The clown’s way is one where everyone is invited to live. Everyone is encouraged to be full human beings. So where is the meeting point? The clowns know exactly where that centre is. We all are children inside our delicate yet strong souls. As usual we meet within the magic of child spirit, where everyone is free to create, fail and recreate experiences.

Once more its thanks to clowns, and congratulations to the wonderful people of Bangladesh and the Rohingya. Eg Shate, together!

/Nicholas Mamba

A journey I will remeber for the rest of my life

I’m going to write about our journey to Bangladesh. This picture represents my gathered feeling about why we were there and the work we did. When I look at this picture, I see so many things. First of all, there is a game being played, with rules and a structure that everybody knows and follows. I also see all the hands together next to each other. Every single child plays a part in the common atmosphere created within the group, each little hand and every little finger. The whole aim for me personally was to extract everything that I believe in, in terms of creating a playful space and what it can do. I wanted to deliver my experience with the magic and wonders of playing. There is so much behind the simple games. When we create a safe space for playing games we also create a way to play a part in the community in a new way. We also create a way for children and adults to express themselves and therefore help them to find their own personalities. Some people might think it is silly to waste time on stupid games and songs. My opinion is the opposite. I believe that everybody should start the day with a game to loosen up and let go of where they came from and to settle in the space together. I have seen how effective it is and how well we work together if we get a chance to vibrate together before collaborating; to have eye contact, to touch each other, to use our voices and be in the ‘now’. It makes us ready and prepared to face challenges. The theme for this trip has been “together” or ‘ekshate’. I did not know this in the beginning, but I have been reminded throughout the weeks. When we boil down the big pot of work we are doing, and we end up with the strong concentrated flavor, I find togetherness, collaboration, open arms, direct impulses of laughter and presence. These things can make a change in a troubled group and even in a society.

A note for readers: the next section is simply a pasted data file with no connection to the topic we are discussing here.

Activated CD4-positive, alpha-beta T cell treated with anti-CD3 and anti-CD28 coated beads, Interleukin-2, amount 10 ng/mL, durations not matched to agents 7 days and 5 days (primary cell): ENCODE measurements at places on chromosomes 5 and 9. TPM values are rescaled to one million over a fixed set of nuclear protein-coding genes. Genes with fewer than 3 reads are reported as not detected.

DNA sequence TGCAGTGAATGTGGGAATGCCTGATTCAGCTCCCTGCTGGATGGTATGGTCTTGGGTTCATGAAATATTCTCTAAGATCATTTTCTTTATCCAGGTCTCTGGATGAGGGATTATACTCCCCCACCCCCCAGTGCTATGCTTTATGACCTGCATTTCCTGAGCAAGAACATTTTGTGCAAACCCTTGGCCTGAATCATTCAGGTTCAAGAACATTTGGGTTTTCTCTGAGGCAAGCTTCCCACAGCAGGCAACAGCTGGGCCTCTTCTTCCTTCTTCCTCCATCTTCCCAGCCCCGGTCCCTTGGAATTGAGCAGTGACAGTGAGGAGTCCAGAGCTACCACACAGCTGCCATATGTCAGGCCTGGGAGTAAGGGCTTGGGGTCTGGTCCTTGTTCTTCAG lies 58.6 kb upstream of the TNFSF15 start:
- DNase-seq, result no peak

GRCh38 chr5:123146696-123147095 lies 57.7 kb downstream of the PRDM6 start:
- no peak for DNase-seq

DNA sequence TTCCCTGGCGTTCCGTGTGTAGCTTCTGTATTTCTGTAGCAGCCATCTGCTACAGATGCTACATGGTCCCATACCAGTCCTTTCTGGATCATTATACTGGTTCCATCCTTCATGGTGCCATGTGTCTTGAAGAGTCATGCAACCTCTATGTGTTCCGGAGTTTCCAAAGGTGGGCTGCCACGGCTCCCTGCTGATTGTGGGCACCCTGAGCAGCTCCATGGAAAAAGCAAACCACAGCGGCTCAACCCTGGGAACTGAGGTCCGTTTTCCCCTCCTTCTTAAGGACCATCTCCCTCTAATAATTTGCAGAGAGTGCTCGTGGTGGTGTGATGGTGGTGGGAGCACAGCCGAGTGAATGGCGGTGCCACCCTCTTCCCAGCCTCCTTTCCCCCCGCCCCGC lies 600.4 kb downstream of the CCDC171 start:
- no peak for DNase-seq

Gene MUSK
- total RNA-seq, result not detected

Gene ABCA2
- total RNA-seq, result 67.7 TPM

We mostly worked with staff working in the Rohingya camps with the children and the families. Therefore, we had to send our message clearly, so nothing got lost or dropped between the fingers. In one week, we had to share everything we knew to help them in field. It was very intense, and I learn so many new things every time I work with new people. The group followed us straight from the beginning. It was so fantastic to see how much they trusted us and how willing they were to adapt to our way of thinking. Giving them tools to make children gather in a circle without shouting or physically moving them, and the courage to be silly and find their voice in a group of kids. It felt very special every time one of them said that they found another ‘tool’ that they are going to try in the camp. I left the workshop with a feeling that they now have a basket full of tools but also a new way of thinking in terms of solving problems. And they did not only discover new games and new ways of thinking. I think that the group also found each other. Some of them are so stressed because the missions they have on their plates are not easy tasks and it seems to be a never-ending project. A lot of the workshop was to give them relief and energy to keep up the amazing work. It always feels a bit strange to think that these people work in the camps every day. When we leave we go home and move on to the next project, but they are always there. I guess it’s part of the job. We enter with extreme intense energy to leave as much as possible and it is draining in one way, but in another way, we get so much back. I can’t wait to hear how our ways are being implemented and how their work is developing.

One strong memory I have is from the end of the workshop when the lovely Shermin told us that she has a new way of thinking about children. She cried when she said that she used to be so angry when they misbehaved and now she learnt there are many more ways to reach the children in a peaceful and playful way. I think that she was so brave to open up and admit her frustrations, and I could see pain in her eyes. I hope she found a piece of her own inner child and connected so much with the little girl Shermin that week. When she remembered how it was to be a child she had to put her anger to the side because when you understand something it’s easier to handle it without negative impulses.

It was not an easy week and the work environment was hard. We did our best to always stay positive and back each other up. We really made a great effort to deliver as much as possible in a short time. I will remember this journey for the rest of my life and it’s safe to say that they will too. Ekshate (togetherness) power! 

/Rebecca Seward